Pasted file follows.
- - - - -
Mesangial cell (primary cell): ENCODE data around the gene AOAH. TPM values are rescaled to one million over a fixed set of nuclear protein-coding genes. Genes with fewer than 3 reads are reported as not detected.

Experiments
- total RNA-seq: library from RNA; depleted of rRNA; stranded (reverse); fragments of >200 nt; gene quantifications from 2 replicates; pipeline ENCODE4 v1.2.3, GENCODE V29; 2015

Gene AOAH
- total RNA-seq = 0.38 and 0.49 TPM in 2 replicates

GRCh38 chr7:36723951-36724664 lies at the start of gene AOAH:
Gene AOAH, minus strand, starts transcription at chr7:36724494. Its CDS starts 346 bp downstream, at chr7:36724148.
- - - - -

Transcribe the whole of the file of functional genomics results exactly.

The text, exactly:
Mesangial cell (primary cell): ENCODE data around the gene AOAH. TPM values are rescaled to one million over a fixed set of nuclear protein-coding genes. Genes with fewer than 3 reads are reported as not detected.

Experiments
- total RNA-seq: library from RNA; depleted of rRNA; stranded (reverse); fragments of >200 nt; gene quantifications from 2 replicates; pipeline ENCODE4 v1.2.3, GENCODE V29; 2015

Gene AOAH
- total RNA-seq = 0.38 and 0.49 TPM in 2 replicates

GRCh38 chr7:36723951-36724664 lies at the start of gene AOAH:
Gene AOAH, minus strand, starts transcription at chr7:36724494. Its CDS starts 346 bp downstream, at chr7:36724148.